Last Week’s Question of the Week: According to the Federal Reserve Board, in 2018, how many households receive an inheritance each year? Is it 500,000 or almost 2 million households?
ANSWER: The Federal Reserve Board’s Survey of Consumer Finances reports that an average of roughly 1.7 million households receive an inheritance each year.
HOST: I know that your firm’s focus is on helping people plan for retirement, so I am assuming most people have questions about how much they should be contributing to retirement plans. What is considered average?
KLAAS FINANCIAL: Yes, it really is an important question that we answer as we get to know our clients. But let’s first start with a look at when people really think they are going to retire and the reality of when they actually do.
According to Gallup research, those currently employed project that on average, they’ll retire at age 66. This number is misaligned with reality however, as the current average retirement age is 63. The average retirement lasts about 18 years. However, most future retirees believe that the age of 61 is the ideal retirement age.
So, in light of the statistics, understanding that contributing to your company retirement plan (providing you have one, such as a 401k/403b) is a smart way to save for retirement, or into an IRA if you don’t have access to this type of workplace plan. Many people wonder how they compare to their peers in terms of savings and Fidelity has some recent studies that shed light on this.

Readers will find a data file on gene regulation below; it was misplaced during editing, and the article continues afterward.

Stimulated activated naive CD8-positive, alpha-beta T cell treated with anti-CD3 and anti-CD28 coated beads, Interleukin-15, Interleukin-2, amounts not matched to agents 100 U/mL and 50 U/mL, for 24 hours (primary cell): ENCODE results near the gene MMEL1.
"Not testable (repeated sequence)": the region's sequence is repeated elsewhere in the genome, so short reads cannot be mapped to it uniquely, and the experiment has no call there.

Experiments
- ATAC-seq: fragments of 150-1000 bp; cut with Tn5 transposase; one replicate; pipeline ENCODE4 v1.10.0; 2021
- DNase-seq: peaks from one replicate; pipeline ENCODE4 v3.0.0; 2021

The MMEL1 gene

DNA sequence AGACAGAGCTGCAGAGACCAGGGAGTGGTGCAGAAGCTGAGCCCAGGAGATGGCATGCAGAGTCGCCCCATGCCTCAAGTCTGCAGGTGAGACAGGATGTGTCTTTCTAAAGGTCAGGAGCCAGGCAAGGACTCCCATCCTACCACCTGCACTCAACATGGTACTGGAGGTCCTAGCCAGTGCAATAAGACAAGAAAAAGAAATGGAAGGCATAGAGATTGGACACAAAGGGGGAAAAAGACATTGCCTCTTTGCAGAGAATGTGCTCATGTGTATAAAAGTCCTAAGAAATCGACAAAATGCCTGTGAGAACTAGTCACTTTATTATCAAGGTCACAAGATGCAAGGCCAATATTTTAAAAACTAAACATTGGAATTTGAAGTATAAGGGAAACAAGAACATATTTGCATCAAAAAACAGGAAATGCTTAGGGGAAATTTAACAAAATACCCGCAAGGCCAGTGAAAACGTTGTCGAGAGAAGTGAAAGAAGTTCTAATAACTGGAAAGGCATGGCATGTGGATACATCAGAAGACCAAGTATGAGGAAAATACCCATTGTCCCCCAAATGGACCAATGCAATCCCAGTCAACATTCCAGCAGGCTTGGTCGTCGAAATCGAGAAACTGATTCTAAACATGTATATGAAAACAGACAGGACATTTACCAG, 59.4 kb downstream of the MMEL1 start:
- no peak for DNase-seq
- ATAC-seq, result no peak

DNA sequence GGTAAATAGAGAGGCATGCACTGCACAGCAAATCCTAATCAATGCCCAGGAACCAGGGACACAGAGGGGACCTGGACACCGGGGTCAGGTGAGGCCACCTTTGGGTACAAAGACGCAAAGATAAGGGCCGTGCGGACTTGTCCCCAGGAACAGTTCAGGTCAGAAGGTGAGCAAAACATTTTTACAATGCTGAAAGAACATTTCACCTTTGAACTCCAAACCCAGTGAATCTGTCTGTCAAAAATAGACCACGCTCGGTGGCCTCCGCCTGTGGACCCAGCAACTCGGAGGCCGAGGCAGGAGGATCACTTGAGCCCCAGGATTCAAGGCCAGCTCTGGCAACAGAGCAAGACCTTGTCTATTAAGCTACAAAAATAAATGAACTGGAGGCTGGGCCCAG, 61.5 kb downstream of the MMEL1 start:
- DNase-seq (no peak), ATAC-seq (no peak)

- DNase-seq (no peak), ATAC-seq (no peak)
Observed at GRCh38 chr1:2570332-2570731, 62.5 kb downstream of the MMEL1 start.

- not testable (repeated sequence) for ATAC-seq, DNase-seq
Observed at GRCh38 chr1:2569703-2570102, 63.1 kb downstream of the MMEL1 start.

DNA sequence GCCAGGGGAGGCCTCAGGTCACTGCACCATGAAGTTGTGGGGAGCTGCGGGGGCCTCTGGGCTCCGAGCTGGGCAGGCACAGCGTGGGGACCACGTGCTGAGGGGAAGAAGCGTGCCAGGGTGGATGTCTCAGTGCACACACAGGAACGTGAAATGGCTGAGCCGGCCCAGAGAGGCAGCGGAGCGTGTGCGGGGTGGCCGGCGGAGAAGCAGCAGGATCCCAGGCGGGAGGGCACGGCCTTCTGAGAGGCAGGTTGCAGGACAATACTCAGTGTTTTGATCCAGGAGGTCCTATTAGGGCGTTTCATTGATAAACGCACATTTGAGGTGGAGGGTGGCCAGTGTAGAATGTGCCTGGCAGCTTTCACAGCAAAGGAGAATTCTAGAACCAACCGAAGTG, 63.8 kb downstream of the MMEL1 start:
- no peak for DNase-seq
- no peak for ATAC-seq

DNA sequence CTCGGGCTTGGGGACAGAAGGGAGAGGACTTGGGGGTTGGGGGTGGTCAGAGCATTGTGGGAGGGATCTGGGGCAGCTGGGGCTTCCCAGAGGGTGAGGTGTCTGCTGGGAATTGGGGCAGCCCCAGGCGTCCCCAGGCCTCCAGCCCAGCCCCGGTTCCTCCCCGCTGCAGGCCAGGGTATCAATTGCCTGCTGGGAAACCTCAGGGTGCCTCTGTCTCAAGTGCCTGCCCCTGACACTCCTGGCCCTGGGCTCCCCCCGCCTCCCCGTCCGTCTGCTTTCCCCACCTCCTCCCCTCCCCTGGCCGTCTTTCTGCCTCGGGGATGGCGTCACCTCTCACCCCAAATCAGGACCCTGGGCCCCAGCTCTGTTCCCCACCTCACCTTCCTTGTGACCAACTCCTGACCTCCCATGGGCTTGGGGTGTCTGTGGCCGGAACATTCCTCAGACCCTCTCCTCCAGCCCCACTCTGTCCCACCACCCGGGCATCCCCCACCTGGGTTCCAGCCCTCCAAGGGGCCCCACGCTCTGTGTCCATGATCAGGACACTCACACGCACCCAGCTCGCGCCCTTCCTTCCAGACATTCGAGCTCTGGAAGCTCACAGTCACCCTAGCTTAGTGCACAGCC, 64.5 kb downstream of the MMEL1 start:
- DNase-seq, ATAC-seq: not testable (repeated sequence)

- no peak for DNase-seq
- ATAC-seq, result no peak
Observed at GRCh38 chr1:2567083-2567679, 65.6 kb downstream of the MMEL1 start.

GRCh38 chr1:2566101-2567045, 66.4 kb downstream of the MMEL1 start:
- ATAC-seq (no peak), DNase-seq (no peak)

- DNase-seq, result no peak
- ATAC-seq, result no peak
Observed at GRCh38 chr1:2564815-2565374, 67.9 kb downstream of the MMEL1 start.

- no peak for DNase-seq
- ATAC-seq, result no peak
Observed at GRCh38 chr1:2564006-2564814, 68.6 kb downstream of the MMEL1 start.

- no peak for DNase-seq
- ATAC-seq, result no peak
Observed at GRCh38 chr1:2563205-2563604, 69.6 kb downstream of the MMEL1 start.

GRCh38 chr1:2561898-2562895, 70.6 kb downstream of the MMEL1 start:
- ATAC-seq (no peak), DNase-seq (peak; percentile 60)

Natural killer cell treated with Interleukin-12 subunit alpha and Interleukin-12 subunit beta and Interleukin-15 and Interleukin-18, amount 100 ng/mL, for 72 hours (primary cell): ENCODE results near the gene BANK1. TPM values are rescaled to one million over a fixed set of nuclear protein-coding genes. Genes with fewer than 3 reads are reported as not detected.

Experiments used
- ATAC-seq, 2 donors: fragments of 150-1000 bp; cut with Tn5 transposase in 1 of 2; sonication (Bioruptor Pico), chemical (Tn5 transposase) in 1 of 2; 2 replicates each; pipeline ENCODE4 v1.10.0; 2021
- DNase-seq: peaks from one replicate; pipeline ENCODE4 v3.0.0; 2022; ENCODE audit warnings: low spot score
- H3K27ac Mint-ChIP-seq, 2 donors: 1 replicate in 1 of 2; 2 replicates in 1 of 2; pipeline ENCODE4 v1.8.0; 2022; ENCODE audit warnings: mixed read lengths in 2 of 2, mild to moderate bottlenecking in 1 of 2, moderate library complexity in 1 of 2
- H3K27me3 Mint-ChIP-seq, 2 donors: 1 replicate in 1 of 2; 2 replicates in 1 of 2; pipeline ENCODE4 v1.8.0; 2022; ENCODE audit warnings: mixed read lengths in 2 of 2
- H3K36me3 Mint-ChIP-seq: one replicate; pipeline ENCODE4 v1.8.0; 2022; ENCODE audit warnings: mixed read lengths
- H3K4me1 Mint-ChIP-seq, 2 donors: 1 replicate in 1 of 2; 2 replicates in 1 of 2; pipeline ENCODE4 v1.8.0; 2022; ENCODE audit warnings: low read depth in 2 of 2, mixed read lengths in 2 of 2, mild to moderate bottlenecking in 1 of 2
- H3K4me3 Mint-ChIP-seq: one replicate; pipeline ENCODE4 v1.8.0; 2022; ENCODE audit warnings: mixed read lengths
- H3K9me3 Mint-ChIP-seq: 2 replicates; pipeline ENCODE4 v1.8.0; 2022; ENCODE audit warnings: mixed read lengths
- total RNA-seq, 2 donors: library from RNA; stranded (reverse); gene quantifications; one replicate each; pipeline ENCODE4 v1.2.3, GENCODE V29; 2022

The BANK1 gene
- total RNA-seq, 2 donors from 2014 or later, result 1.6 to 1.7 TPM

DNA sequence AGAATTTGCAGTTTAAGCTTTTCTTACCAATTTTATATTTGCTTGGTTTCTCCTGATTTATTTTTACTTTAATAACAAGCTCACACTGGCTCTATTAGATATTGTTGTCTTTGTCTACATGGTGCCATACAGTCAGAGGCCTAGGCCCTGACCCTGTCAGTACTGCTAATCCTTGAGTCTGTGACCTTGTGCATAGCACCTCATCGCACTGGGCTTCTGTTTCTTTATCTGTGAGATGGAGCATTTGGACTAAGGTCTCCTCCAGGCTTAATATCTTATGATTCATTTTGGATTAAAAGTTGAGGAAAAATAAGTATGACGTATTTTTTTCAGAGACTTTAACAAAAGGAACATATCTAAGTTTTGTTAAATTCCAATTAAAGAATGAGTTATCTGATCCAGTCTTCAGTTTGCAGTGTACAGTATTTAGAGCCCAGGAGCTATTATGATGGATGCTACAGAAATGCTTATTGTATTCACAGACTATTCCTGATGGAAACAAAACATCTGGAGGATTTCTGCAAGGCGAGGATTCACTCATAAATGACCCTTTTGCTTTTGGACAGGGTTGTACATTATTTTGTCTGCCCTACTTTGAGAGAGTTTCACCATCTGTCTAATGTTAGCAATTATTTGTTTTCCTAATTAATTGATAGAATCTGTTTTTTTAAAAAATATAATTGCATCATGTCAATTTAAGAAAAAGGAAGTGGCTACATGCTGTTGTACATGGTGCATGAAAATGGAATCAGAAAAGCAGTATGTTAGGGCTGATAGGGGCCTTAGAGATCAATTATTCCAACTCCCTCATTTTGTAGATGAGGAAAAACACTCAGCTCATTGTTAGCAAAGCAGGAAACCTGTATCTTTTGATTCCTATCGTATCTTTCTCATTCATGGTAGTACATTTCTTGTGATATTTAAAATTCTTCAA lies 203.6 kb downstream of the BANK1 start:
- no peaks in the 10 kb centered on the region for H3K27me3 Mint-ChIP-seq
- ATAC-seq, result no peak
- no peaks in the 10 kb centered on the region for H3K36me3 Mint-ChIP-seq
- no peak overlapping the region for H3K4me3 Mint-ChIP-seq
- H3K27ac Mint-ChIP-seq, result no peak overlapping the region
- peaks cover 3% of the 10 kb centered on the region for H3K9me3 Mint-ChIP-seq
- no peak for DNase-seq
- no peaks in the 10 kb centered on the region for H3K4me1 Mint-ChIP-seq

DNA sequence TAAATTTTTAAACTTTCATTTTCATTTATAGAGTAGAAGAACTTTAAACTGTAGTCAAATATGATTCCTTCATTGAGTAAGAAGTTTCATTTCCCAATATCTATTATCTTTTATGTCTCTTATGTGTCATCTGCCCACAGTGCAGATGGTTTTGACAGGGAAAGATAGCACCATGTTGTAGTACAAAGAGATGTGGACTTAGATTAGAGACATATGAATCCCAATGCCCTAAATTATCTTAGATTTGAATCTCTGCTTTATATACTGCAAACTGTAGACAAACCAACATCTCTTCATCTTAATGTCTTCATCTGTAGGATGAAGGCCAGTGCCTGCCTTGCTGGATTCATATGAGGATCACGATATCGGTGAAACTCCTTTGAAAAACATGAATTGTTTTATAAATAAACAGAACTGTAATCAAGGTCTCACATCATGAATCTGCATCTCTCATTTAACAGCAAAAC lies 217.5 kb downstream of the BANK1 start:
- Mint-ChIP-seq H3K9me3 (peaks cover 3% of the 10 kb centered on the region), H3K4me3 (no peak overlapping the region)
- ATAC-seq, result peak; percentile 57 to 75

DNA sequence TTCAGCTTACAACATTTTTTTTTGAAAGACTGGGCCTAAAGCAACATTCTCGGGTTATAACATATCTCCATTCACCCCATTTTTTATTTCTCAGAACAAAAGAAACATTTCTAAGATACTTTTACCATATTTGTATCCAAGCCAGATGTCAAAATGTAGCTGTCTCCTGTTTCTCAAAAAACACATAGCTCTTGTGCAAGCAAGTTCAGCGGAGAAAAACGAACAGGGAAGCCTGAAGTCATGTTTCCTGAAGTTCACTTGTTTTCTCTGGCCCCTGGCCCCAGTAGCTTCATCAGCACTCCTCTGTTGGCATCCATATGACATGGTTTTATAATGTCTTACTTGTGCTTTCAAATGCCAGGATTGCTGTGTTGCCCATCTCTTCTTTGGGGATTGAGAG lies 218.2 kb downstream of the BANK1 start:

The maximum that you can contribute into traditional employer retirement plans is $19,500 + $6500 (catch-up in 2020/2021). According to Fidelity, the average amount participants invested in a defined contribution (DC) account was $7,270 over the 12-month period ending Sept. 30, 2020. Many participating employees also received matching funds from their employers. In fact, the average employer contribution during the same period was $4,010.
Altogether in 2020, employee and employer investments added up to a combined average total savings rate of 13.5% of income. Fidelity’s data shows only around 73.3% of workers who were offered the opportunity to put money into a DC plan choose to do so, meaning over a quarter of workers opted out.
Investing 13.5% of income for retirement is a pretty good amount, although ideally the combined contribution rate would be closer to 15-20%. Still, investing $7,270 each year over a 30-year career and earning an 8% return would leave you with a nest egg of almost $830,000, even before any matching funds were factored in. These are average rates, which may be driven up by those contributing a substantial percentage of pay or receiving large employer matches.
HOST: So, what if you are contributing less than the average? What should you do?
KLAAS FINANCIAL: Yes, so this is the problem with comparisons … your contributions don’t necessarily need to meet these averages, or in some cases they may need to exceed them. The important thing to focus on is that you’re contributing enough to hit your personal retirement savings goals, and that amount will depend upon how young you are when you start saving and how much you plan to spend in retirement.